Last week we lost another authentic New York coffee shop, that rapidly vanishing part of the city's local fabric. The Evergreen on West 47th, a block east of Times Square, had been in business for 25 years. They'd just celebrated their anniversary. A sign in the window read: "we will go dark" on New Year's Eve.
The building owner would not renew their lease.
“We’re being forced out,” Evergreen's owner Ilias Argenas told DNAInfo. “They want the property vacant. Why? I have no clue.”
To the Post, he said, “We were pleading, we were arguing." But no lease. Not even for one more year.
The building that holds the Evergreen was sold.
When I went in for a farewell meal, a waiter told me it will be demolished for a new hotel. A little deli in the building will also close. Two small local businesses destroyed for yet another tourist hotel? We need that like we need a hole in the head.
According to news outlets and public records, the building sold for just over $101 million to Clarity 47 Parking LLC, which seems to be Icon Parking, the company that currently occupies most of the building. Will they keep it a garage or make it a hotel? An attorney for Clarity 47 told the Wall Street Journal that "the overall parcel is slated for redevelopment."
Hotels are killing our streets. They are currently annihilating the Flower District and the Garment District. Meanwhile, mass tourism has made it nearly impossible for New Yorkers to enjoy the city's cultural sites. When was the last time you tried getting into a museum? It's a nightmare.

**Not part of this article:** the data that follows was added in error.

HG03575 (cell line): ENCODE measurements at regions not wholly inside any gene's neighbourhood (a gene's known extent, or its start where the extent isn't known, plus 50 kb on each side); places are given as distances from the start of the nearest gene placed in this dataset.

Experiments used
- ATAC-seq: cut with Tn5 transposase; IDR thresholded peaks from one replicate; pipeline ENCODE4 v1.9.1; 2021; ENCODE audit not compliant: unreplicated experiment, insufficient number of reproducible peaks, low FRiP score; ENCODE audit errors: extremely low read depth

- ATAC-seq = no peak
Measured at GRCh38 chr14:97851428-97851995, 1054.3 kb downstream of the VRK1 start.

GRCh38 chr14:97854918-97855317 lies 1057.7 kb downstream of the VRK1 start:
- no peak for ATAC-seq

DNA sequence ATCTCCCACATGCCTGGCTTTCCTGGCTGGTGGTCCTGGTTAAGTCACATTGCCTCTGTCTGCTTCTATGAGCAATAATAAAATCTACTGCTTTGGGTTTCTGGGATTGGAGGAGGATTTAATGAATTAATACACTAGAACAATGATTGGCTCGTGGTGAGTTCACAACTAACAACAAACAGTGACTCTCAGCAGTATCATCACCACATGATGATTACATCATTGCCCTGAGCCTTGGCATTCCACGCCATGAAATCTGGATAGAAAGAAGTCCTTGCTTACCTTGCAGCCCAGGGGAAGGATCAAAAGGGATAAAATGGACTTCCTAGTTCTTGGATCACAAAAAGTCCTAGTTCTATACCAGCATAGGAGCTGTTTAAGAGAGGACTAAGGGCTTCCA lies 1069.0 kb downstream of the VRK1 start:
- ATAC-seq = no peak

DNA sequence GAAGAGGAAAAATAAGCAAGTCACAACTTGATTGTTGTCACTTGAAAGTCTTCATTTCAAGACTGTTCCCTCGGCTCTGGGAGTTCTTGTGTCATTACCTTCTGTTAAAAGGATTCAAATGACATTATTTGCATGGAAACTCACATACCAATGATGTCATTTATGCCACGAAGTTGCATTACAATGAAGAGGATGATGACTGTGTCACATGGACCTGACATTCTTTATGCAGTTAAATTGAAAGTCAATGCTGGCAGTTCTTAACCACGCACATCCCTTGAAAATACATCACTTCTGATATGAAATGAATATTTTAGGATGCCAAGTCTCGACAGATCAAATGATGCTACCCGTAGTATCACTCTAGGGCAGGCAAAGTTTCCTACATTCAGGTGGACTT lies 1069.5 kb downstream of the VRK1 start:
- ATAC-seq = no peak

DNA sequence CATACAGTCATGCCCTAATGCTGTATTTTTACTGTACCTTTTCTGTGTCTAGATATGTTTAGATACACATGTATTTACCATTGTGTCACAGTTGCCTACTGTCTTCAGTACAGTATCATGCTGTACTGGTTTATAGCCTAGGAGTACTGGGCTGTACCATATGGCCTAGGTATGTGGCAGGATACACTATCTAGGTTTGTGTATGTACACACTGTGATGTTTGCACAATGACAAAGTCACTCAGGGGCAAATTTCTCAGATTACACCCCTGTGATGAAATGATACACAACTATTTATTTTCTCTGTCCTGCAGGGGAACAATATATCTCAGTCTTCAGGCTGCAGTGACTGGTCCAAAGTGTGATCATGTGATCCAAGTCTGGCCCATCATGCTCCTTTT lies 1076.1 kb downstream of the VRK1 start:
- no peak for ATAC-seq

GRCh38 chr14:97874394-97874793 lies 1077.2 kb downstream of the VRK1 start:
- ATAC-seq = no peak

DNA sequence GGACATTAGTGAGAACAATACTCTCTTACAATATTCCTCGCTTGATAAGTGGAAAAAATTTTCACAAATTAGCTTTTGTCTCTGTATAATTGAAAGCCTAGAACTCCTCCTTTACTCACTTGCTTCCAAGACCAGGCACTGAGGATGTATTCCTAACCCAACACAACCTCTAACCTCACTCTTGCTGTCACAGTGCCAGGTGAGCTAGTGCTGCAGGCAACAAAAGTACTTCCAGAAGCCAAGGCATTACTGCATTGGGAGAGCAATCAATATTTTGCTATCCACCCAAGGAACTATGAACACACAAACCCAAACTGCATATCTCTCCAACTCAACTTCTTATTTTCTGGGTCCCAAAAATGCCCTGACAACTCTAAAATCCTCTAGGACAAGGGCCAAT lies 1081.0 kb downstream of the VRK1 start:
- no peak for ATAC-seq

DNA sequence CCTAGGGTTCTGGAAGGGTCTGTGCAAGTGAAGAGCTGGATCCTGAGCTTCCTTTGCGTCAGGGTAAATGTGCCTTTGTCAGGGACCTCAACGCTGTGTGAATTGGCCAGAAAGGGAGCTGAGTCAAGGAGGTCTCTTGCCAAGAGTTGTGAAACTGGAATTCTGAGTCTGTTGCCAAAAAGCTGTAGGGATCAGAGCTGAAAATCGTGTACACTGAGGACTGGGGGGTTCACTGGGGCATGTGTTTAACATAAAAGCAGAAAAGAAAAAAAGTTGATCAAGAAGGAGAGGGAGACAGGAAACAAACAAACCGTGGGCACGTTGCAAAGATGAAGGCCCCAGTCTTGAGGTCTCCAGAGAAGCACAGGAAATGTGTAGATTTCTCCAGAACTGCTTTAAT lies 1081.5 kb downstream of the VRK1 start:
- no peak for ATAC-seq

City Hall could do something--like placing a moratorium on new hotel construction--but it won't.
And while the new owners get the permits together for their demolition and construction plans? The Evergreen will sit empty for at least a year, and probably longer, creating more miserable high-rent blight.
An empty storefront is a bigger tax write-off for building owners. Of course, the city and state could fix that by imposing a vacancy tax or taking away the write-off, but they do nothing and the problem continues.
So we continue to watch the city die before our eyes.
The Evergreen was a favorite among Fox News employees, whose building is right around the block, and the walls were decorated with autographed headshots of hosts like Megyn Kelley and Bill O'Reilly.
They also had Conan O'Brien and the cast of The Sopranos, along with the "First Ladies of Football." And, of course, many loyal customers who did not have headshots.
Thinking of losing his customers, Ilias Argenas told the Journal, "It’s going to kill me.” It actually could. Too often, senior citizens die soon after they're evicted from their businesses and homes. I've seen it happen many times, a literal casualty of hyper-gentrification.
A regular old coffee shop, the Evergreen was one of those easy and quiet places, full of New Yorkers, with just a smattering of tourists, stopping in for an affordable meal, a hot cup of coffee, a place to get warm and be comfortable.
It's that atmosphere that matters so much. It helps us to breathe. And we're losing it fast.